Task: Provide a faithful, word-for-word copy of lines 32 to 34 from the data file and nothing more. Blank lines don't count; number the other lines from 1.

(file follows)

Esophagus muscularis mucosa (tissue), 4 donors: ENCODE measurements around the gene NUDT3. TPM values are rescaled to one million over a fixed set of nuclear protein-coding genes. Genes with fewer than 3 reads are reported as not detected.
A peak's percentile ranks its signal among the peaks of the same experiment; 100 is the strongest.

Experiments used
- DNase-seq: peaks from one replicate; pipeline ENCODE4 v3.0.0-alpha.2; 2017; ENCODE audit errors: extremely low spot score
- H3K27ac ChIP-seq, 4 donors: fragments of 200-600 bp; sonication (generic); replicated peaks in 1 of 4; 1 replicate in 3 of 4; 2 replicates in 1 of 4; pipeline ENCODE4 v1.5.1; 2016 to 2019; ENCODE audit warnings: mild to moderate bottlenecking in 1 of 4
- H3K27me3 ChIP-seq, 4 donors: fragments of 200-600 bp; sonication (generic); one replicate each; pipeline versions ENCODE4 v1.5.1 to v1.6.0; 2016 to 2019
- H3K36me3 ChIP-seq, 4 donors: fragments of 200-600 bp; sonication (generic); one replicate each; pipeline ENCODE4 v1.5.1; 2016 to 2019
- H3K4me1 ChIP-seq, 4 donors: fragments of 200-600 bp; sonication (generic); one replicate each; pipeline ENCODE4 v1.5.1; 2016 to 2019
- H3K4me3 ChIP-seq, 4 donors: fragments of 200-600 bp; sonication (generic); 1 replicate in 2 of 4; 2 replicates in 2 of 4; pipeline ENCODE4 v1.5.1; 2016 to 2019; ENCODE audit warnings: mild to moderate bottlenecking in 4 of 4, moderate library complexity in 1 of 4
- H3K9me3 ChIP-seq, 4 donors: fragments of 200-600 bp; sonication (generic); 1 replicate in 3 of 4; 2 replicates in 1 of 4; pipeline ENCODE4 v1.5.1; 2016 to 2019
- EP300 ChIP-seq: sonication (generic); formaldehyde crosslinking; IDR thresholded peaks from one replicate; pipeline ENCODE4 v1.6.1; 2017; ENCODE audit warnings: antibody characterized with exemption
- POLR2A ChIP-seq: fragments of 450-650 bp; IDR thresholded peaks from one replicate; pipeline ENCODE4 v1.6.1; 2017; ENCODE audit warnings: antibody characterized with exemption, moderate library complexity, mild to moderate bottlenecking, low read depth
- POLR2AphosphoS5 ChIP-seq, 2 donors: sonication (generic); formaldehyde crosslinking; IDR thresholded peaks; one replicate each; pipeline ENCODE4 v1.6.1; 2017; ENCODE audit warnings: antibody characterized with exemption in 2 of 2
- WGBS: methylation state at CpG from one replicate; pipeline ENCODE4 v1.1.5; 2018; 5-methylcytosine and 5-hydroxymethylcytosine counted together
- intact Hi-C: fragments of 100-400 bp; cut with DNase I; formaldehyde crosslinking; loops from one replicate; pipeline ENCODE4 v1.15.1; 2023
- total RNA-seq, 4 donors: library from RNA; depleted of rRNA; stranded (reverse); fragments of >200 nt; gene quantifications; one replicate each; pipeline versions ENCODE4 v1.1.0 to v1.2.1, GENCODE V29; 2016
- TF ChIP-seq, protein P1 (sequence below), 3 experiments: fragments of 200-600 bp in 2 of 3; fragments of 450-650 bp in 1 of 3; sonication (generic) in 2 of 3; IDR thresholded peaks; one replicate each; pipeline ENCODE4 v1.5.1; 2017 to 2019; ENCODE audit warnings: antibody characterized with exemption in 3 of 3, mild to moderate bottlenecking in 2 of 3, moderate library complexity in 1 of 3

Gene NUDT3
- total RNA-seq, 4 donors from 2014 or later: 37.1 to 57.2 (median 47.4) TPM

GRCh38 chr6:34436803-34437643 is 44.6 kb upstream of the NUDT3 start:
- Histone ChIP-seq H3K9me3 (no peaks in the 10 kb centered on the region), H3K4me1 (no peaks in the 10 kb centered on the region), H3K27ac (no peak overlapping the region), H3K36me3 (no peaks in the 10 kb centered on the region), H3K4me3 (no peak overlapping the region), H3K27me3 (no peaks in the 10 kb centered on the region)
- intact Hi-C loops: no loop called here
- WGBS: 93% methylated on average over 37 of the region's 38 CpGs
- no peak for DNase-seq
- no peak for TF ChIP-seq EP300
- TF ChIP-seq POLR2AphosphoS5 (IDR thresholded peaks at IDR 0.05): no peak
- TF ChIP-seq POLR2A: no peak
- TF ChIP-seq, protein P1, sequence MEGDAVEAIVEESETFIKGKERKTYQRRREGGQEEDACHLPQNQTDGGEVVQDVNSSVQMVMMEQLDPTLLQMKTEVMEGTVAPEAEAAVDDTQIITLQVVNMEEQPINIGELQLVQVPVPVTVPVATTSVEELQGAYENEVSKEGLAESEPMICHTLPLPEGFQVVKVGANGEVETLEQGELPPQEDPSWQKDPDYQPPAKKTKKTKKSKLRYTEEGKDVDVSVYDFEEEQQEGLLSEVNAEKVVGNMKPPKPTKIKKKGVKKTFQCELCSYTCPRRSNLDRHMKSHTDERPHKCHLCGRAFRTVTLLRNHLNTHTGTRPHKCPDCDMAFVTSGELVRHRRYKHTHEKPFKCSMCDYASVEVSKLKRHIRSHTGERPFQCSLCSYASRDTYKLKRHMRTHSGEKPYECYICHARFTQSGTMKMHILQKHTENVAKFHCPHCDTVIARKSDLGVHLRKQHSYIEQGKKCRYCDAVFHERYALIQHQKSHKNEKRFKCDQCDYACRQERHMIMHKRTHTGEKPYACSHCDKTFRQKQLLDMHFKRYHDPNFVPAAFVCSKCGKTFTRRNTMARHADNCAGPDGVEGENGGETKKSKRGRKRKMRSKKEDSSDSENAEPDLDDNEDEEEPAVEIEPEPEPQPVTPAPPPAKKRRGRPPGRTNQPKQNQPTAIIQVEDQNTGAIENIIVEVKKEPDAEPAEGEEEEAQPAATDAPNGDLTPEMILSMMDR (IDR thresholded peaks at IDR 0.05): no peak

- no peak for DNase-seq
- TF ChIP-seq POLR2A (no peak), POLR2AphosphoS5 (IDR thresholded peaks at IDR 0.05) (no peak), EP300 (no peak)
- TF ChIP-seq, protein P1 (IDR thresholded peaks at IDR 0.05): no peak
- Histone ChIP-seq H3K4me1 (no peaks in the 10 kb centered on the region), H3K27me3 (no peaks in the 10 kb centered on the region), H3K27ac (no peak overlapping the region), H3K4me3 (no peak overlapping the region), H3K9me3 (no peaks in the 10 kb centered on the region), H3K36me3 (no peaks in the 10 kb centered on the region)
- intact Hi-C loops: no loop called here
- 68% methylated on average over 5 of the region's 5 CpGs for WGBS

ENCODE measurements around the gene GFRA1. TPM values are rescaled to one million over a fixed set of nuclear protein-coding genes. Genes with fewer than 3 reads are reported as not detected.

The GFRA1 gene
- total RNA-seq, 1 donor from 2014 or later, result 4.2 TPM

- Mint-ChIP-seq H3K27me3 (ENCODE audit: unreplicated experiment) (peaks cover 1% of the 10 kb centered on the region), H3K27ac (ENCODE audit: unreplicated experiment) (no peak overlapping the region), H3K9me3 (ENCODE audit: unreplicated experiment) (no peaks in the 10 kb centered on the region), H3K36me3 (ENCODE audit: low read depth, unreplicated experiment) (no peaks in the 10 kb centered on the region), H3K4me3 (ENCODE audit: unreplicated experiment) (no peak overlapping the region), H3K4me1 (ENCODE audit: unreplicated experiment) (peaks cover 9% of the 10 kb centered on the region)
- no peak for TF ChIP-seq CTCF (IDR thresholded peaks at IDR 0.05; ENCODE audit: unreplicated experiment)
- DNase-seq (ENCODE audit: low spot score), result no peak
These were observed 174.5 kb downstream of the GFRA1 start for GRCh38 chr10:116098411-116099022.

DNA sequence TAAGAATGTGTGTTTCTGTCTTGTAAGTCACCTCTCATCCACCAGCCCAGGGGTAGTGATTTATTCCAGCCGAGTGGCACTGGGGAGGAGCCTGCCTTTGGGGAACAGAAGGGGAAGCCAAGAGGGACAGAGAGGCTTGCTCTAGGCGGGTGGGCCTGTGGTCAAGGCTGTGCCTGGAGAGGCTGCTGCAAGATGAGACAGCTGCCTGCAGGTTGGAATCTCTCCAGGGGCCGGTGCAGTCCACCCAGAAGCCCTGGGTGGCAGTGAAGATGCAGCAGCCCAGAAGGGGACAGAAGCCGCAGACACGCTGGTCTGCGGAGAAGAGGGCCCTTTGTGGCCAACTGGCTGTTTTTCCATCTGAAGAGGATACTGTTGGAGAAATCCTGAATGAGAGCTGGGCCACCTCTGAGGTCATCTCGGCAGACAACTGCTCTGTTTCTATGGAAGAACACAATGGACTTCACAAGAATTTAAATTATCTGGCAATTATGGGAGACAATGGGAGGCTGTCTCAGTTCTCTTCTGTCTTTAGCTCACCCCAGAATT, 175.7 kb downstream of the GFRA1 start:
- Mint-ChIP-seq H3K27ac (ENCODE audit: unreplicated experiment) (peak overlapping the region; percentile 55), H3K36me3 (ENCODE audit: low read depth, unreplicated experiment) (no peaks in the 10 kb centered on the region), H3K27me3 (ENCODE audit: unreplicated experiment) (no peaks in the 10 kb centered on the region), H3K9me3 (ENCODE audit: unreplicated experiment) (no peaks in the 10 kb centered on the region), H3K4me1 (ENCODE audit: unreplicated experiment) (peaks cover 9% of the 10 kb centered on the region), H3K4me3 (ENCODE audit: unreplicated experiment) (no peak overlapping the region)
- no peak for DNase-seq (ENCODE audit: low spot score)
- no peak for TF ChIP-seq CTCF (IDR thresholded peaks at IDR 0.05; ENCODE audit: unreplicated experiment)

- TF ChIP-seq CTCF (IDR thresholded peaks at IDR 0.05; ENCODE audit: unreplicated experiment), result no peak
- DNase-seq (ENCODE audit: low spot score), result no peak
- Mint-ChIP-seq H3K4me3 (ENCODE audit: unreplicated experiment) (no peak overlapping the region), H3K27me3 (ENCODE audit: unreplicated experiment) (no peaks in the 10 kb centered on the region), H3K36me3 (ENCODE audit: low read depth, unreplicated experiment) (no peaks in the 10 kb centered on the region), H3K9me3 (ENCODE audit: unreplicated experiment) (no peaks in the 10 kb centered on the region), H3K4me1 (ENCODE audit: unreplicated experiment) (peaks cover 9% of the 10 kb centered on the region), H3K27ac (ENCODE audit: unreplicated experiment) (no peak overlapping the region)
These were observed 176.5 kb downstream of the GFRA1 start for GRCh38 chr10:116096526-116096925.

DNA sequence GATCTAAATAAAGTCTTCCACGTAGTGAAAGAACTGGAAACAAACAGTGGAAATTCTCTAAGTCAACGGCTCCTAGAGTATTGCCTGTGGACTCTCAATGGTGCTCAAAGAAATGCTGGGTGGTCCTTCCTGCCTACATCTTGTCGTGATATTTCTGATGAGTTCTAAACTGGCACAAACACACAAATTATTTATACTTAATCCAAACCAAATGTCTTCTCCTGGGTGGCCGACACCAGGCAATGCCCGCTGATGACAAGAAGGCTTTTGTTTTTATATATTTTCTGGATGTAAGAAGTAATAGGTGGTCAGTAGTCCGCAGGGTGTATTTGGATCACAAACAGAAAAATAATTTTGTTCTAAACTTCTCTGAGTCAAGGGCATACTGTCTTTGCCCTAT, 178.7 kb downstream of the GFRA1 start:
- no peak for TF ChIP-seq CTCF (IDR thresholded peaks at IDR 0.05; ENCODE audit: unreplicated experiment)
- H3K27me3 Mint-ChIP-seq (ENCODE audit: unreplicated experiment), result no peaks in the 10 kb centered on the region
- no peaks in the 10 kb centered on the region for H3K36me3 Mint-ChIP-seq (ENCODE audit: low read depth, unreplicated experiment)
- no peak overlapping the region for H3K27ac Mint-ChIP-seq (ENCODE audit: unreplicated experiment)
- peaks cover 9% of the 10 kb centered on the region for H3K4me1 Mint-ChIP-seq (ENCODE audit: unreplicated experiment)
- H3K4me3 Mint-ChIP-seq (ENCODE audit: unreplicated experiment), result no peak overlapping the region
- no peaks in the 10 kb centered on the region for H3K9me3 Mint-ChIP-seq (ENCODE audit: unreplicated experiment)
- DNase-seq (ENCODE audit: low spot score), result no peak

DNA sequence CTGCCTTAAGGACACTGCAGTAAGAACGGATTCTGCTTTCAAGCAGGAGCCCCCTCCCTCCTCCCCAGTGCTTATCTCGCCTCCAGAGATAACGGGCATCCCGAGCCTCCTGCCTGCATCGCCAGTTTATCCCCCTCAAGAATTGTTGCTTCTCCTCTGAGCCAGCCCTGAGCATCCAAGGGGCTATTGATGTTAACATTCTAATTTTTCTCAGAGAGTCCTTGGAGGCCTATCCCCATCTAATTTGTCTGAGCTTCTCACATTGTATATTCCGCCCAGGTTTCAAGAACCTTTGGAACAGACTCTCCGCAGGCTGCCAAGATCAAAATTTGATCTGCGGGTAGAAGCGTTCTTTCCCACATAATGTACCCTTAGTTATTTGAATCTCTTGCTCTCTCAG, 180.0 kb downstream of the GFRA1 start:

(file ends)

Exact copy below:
- Histone ChIP-seq H3K4me1 (no peaks in the 10 kb centered on the region), H3K27me3 (no peaks in the 10 kb centered on the region), H3K27ac (no peak overlapping the region), H3K4me3 (no peak overlapping the region), H3K9me3 (no peaks in the 10 kb centered on the region), H3K36me3 (no peaks in the 10 kb centered on the region)
- intact Hi-C loops: no loop called here
- 68% methylated on average over 5 of the region's 5 CpGs for WGBS